An endangered female orca leaps from the water in Puget Sound, west of Seattle.
(AP Photo/Elaine Thompson)
The declining salmon and whale numbers raise a critical question: Is the southern resident killer whale population solely reliant on the abundance of salmon? And, if so, since when?
A large group of yellowfin tuna swimming off the coast of Italy. Like all fish, they sleep, but it’s not like human sleep.
Giordano Cipriani/The Image Bank via Getty Images
Just about every creature on Earth needs to grab some Zs from time to time. Imagine trying to doze while dodging great whites and killer whales.
Chum salmon at the end of their life cycle in Fish Creek, Alaska.
Indigenous knowledge systems are valuable in addressing the salmon crisis in British Columbia and beyond.
Farming shellfish instead of large, predatory fish, is also better for the planet.
It’s a great time to buy sustainable Australian seafood, from cheaper lobster to farmed prawns and oysters. Here’s how.
A culvert in Seattle’s Lake City neighborhood, rated 67% passable for salmon.
Salmon migrate thousands of miles from inland streams to the ocean and back. The newly enacted infrastructure bill includes funding to help salmon and other wild species on their way.
The industry says the deterrent is necessary, but evidence suggests the devices pose a significant threat to some marine life, including maiming and killing seals.
Jeremiah Kiarie rounds up tilapia at Green Algae Highland fish farm in central Kenya on April 29, 2017.
Tony Karumba/AFP via Getty Images
Aquaculture is a growing source of healthy protein for millions of people around the world, but there are big differences between farming fish on land and at sea.
A bluestreak cleaner wrasse in an aquarium.
Cleaner fish feed on the parasites that live on other fish. Studying communication between cleaner fish and their clients may help employ them in salmon farms, which can be plagued by parasites.
Stream temperature affects the survival of fish like salmon and trout.
Peter Adams/Avalon/Universal Images Group via Getty Images
Groundwater was once thought to buffer streams from warming, but an inexpensive new technique shows streams fed by shallow groundwater may be just as susceptible as those without.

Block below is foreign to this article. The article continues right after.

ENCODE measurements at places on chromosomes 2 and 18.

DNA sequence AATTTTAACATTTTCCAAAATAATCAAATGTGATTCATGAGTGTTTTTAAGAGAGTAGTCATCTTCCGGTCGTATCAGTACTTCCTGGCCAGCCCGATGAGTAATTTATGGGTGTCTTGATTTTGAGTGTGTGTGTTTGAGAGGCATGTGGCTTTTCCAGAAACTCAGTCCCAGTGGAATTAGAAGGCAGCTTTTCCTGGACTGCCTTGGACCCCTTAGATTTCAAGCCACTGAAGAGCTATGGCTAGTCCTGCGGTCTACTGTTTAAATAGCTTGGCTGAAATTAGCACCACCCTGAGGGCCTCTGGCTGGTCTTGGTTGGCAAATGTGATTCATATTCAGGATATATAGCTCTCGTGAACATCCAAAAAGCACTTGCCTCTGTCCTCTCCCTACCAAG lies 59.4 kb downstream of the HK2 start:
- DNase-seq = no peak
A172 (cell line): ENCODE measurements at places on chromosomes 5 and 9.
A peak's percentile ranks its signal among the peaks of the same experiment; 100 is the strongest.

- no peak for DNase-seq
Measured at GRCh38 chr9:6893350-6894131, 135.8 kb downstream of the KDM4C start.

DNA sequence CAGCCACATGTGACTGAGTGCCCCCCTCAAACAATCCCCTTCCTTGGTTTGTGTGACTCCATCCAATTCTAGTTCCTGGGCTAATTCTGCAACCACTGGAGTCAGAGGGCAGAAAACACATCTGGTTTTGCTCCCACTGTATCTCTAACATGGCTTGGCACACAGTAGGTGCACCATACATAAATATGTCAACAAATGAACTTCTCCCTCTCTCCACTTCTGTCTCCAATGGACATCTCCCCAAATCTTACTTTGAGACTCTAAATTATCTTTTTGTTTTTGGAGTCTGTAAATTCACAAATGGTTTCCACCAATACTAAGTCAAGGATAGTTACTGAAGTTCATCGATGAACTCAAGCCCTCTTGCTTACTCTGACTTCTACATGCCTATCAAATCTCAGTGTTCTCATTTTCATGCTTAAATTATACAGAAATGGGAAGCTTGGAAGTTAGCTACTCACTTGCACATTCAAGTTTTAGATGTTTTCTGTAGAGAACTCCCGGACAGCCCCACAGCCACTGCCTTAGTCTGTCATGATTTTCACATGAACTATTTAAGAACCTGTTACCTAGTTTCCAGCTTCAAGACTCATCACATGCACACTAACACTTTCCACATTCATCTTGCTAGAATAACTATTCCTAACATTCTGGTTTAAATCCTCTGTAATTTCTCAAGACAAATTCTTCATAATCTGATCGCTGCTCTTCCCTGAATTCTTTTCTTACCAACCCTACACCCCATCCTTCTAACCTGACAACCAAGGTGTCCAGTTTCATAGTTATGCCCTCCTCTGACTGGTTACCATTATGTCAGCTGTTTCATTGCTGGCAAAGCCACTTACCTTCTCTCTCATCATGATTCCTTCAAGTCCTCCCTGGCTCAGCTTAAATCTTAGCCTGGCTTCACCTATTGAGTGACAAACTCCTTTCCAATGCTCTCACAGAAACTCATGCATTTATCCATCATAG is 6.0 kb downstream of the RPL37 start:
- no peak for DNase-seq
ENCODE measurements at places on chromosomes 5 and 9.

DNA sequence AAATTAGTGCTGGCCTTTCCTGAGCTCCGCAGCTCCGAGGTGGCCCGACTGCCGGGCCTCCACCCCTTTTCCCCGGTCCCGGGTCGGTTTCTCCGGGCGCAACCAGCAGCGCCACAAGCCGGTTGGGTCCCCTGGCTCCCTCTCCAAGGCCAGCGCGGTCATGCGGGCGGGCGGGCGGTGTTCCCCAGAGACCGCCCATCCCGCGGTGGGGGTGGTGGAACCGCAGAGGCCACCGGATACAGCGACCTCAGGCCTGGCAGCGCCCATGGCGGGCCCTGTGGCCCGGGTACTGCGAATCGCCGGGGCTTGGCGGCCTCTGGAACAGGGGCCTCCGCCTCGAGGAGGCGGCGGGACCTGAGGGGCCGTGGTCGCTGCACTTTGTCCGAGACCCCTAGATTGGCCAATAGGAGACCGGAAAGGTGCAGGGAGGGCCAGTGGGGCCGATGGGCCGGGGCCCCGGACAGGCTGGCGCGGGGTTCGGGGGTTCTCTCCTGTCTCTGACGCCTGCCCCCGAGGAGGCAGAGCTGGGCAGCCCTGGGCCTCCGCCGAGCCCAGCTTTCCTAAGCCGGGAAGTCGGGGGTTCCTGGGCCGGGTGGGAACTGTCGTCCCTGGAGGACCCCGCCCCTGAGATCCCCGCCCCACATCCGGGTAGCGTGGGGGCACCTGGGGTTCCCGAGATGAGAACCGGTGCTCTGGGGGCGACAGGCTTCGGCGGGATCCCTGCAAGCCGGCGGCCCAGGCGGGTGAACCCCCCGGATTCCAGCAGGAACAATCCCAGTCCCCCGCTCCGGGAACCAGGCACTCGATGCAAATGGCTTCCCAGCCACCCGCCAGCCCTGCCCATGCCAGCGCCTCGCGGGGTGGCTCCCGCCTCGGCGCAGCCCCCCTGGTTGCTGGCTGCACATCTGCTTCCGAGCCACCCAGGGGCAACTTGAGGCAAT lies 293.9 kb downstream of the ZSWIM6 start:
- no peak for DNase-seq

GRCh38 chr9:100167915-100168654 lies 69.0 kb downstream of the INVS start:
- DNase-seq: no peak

Salmon crowd a river in Washington State in the US as they swim upstream to spawn.
A recent US study found tyre chemicals were polluting rivers and poisoning migratory salmon.
Farmed red tilapia, Thai Mueang, Thailand.
Kittichai Boonpong / EyeEm via Getty Images
Fish farms feed millions of people around the world, but they also consume a lot of fish that are dried or ground up to make aquafeed. Researchers are developing more sustainable alternatives.
Sardines are rich in oils and protein.
Photo by Ahmed Nadar for Unsplash
The oils in fish are excellent buffers against disease. Why don’t we eat more fish?
Johnnie Henry, president of the Navajo Nation’s Church Rock chapter house community center, hauls drinking water to neighbors in Gallup, N.M., May 7, 2020.
AP Photo/Morgan Lee
Many Native American tribes are reporting high COVID-19 infection rates. State and federal agencies are impeding tribes’ efforts to handle the pandemic themselves.
Smoked salmon has been named as the likely source of the recent listeria infections.
Food safety is in the news again, this tiime after reported deaths from listeria after eating smoked salmon. Here’s what we know so far and what you can do to cut your chance of getting sick.
We’re fish fanatics, with salmon in our sights.
Fish farming has been criticised for a lack of sustainability – here’s what has been changing and what still remains a challenge.
After decades of work, a salmon product engineered to grow faster may be coming to the U.S.
The FDA has given the green light to sell the first genetically engineered animal – farmed salmon –in the US.
Will food laws change as more GM foods are created?
With Gottlieb’s departure from the FDA imminent, what should we expect from the FDA? How is it likely to regulate the still controversial genetically engineered foods?
Spawning sockeye salmon make their way up the Adams River near Chase, B.C.
THE CANADIAN PRESS/Jonathan Hayward
Populations of freshwater species are in a state of deep decline. But we know why and we can reverse the trend.
2016’s warm winter meant not enough snow for the start of the Iditarod sled dog race in Anchorage, so it was brought by train from 360 miles north.
For everyone from traditional hunters to the military, the National Park Service to the oil industry, climate change is the new reality in Alaska. Government, residents and businesses are all trying to adapt.